Larry Henry says anti-violence task force making progress in Chattanooga

Larry Henry says anti-violence task force making progress in Chattanooga

November 3rd, 2011 by Ansley Haman in News

Hamilton County Commissioner Larry Henry

Hamilton County Commissioner Larry Henry

Photo by John Rawlston /Times Free Press.


  • Commissioners voted to hold the March special election primary for District 3 on newly drawn political lines, which will fold about 700 registered voters into District 3.

One Hamilton County official said efforts to tackle local violence, particularly gang-related, is finally gaining legs.

But the commission, which is part of those efforts, did not act on the problem Wednesday.

At the commission's regular meeting, Chairman Larry Henry said violence affects more than just the inner city.

"I think instead of a lot of talk going on we're starting to get some legs," he said.

Last week, Commissioner Fred Skillern proposed calling for outside help from a state or federal task force to address gangs. This week, he said a resolution would be ready to discuss in the commission's Nov. 10 agenda session.

At Wednesday's meeting, County Mayor Jim Coppinger gave the commission details about a meeting Monday of a local anti-violence task force that includes Sheriff Jim Hammond, Chattanooga Mayor Ron Littlefield and Chattanooga Police Chief Bobby Dodd.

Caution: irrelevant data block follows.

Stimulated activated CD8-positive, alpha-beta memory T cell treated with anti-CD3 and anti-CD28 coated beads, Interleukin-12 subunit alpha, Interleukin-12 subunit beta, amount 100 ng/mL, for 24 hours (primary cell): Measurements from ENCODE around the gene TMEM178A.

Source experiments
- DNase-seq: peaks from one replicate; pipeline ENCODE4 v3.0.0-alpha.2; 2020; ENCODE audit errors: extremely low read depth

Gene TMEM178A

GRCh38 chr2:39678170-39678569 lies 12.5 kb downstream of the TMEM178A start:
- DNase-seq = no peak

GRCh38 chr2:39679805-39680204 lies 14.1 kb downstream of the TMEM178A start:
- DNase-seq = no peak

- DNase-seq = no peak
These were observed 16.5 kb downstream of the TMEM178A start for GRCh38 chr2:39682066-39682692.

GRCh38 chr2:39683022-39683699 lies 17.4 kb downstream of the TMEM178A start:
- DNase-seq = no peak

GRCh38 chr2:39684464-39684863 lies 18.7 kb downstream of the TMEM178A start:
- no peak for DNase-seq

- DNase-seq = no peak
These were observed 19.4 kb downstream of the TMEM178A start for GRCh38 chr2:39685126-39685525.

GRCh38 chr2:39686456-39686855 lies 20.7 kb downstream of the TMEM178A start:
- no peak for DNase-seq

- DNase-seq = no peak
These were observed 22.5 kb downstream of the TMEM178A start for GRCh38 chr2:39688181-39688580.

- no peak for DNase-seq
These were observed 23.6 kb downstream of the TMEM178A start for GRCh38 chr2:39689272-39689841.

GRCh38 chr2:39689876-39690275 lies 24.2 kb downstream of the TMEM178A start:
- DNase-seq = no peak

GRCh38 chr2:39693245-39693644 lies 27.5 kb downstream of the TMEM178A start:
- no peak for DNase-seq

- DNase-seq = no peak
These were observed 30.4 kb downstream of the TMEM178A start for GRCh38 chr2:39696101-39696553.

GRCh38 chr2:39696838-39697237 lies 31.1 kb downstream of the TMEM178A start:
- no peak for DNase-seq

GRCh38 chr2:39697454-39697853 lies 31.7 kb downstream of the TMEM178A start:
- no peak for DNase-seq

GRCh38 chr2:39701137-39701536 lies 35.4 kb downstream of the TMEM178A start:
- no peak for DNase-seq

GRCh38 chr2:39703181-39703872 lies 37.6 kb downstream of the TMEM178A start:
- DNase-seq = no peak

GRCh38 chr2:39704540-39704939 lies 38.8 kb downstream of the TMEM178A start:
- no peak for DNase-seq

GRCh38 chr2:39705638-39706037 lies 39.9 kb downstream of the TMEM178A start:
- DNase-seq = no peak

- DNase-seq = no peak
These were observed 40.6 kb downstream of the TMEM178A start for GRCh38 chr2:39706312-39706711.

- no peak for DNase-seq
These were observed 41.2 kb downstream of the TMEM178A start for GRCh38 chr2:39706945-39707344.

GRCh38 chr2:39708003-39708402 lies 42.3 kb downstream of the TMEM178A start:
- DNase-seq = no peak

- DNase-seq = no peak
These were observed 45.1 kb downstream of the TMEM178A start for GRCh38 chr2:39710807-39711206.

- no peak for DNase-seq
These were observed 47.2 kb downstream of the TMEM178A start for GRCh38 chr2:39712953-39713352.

"It's important that the public knows this is being addressed," Coppinger said. "Obviously, we don't want the bad guys to know too much about what we're doing."

Commissioner Mitch McClure, who heads the commission's Security and Corrections Committee, is on the local anti-violence task force. Adding another commissioner to that panel would require that the meetings be made public to avoid potential Sunshine Law violations, Coppinger said.

Commissioner Warren Mackey, who held a public meeting last month to field concerns about perceived gang-turf warfare and the role of city recreation centers in preventing gang recruitment, said he would not attend the meetings.

"These people are experts," Mackey said. "I'm going to stay in my lane and support them."

"One thing the city would really welcome is if the county would completely fund the sheriff's request for additional funds to address this issue of crime in Hamilton County, in particular the funding for [school resource officers] in county schools," said city spokesman Richard Beeland.

Commissioner Chester Bankston said Monday he wants to make sure the sheriff has what he needs to prevent violence such as the multiple-victim shootings of the past two weeks.

On the night of Oct. 23, a man clad in black opened fire with an assault rifle as people sat outside homes in the 1900 block of Walker Street. Four people were wounded and one was killed.